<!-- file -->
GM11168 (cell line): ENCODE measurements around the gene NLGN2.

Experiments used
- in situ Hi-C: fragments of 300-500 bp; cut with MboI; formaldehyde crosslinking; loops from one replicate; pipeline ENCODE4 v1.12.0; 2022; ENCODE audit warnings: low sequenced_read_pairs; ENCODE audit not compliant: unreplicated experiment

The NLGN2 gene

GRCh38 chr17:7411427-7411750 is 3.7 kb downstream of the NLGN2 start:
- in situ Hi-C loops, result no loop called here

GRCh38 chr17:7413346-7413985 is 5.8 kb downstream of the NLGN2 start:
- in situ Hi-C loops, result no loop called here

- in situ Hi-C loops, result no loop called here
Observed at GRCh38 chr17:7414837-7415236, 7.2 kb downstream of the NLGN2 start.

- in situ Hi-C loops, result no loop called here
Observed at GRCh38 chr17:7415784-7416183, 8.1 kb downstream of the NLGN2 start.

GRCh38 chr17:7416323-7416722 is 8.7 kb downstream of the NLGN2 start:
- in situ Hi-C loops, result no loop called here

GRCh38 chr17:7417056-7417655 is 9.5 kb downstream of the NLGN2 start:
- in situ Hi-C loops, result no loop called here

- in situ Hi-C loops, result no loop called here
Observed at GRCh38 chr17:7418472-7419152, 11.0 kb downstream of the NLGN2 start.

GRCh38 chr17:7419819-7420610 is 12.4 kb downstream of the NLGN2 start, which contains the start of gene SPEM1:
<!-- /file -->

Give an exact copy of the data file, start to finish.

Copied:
GM11168 (cell line): ENCODE measurements around the gene NLGN2.

Experiments used
- in situ Hi-C: fragments of 300-500 bp; cut with MboI; formaldehyde crosslinking; loops from one replicate; pipeline ENCODE4 v1.12.0; 2022; ENCODE audit warnings: low sequenced_read_pairs; ENCODE audit not compliant: unreplicated experiment

The NLGN2 gene

GRCh38 chr17:7411427-7411750 is 3.7 kb downstream of the NLGN2 start:
- in situ Hi-C loops, result no loop called here

GRCh38 chr17:7413346-7413985 is 5.8 kb downstream of the NLGN2 start:
- in situ Hi-C loops, result no loop called here

- in situ Hi-C loops, result no loop called here
Observed at GRCh38 chr17:7414837-7415236, 7.2 kb downstream of the NLGN2 start.

- in situ Hi-C loops, result no loop called here
Observed at GRCh38 chr17:7415784-7416183, 8.1 kb downstream of the NLGN2 start.

GRCh38 chr17:7416323-7416722 is 8.7 kb downstream of the NLGN2 start:
- in situ Hi-C loops, result no loop called here

GRCh38 chr17:7417056-7417655 is 9.5 kb downstream of the NLGN2 start:
- in situ Hi-C loops, result no loop called here

- in situ Hi-C loops, result no loop called here
Observed at GRCh38 chr17:7418472-7419152, 11.0 kb downstream of the NLGN2 start.

GRCh38 chr17:7419819-7420610 is 12.4 kb downstream of the NLGN2 start, which contains the start of gene SPEM1: